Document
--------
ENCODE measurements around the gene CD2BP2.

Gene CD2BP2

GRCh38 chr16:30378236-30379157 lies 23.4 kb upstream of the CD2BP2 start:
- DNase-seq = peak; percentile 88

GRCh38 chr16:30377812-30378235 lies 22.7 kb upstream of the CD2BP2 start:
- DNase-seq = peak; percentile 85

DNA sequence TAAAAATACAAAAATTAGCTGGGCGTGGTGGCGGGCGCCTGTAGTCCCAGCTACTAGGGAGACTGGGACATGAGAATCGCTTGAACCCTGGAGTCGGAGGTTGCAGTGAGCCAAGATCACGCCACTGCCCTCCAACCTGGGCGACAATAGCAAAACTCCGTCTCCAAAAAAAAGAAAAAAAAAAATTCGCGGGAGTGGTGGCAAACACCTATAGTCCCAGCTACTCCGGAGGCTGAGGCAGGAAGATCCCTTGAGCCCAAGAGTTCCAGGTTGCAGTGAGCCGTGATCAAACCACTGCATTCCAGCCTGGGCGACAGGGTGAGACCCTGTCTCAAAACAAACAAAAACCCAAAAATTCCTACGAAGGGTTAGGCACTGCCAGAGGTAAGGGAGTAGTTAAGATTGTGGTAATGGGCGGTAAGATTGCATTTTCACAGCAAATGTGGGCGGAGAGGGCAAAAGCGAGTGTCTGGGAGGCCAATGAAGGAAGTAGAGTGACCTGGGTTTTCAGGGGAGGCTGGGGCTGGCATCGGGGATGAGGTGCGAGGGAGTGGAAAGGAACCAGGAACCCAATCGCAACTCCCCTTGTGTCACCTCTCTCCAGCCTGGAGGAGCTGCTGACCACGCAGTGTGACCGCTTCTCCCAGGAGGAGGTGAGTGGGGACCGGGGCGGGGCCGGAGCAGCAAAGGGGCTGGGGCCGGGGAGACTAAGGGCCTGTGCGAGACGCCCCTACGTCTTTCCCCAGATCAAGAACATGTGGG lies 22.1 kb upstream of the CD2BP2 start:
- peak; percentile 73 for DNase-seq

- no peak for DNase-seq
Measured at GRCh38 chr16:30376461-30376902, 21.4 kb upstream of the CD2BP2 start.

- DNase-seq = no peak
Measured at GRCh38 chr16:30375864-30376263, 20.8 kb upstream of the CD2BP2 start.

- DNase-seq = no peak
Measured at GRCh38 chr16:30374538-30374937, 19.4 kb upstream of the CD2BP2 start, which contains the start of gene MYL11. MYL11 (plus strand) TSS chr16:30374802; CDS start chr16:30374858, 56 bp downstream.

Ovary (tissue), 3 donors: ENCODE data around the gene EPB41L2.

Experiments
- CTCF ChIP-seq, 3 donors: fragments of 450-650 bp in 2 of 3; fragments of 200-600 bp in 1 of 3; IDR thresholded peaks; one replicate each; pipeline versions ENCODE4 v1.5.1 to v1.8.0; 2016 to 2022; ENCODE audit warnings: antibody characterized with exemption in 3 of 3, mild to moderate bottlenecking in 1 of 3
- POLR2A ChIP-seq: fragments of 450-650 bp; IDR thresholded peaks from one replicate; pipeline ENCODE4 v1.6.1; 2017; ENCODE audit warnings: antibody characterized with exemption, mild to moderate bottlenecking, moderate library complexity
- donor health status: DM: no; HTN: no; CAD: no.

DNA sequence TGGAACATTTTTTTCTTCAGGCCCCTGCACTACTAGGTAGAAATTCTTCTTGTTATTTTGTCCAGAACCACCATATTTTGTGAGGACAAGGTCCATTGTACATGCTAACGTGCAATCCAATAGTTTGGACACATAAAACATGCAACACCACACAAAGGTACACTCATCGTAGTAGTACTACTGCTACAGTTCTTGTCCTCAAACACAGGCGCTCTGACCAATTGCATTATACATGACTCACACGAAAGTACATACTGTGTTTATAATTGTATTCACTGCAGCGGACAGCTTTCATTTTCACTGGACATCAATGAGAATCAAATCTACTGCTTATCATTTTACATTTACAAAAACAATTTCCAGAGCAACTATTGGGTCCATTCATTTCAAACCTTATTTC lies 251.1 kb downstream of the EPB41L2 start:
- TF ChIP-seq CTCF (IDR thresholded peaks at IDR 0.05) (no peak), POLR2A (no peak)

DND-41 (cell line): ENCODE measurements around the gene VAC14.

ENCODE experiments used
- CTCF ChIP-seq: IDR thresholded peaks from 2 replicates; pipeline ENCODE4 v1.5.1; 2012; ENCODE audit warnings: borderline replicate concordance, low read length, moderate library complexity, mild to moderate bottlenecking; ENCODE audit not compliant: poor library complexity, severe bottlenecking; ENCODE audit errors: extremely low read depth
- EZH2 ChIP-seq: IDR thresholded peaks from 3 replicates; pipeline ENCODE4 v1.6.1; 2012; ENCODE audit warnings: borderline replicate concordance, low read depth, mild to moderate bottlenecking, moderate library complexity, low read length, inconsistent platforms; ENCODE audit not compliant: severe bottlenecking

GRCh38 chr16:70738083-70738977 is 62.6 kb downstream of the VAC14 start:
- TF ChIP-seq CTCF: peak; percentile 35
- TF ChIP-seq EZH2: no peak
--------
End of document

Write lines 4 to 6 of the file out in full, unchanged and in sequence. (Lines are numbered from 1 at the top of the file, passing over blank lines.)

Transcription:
- DNase-seq = peak; percentile 88

GRCh38 chr16:30377812-30378235 lies 22.7 kb upstream of the CD2BP2 start:
- DNase-seq = peak; percentile 85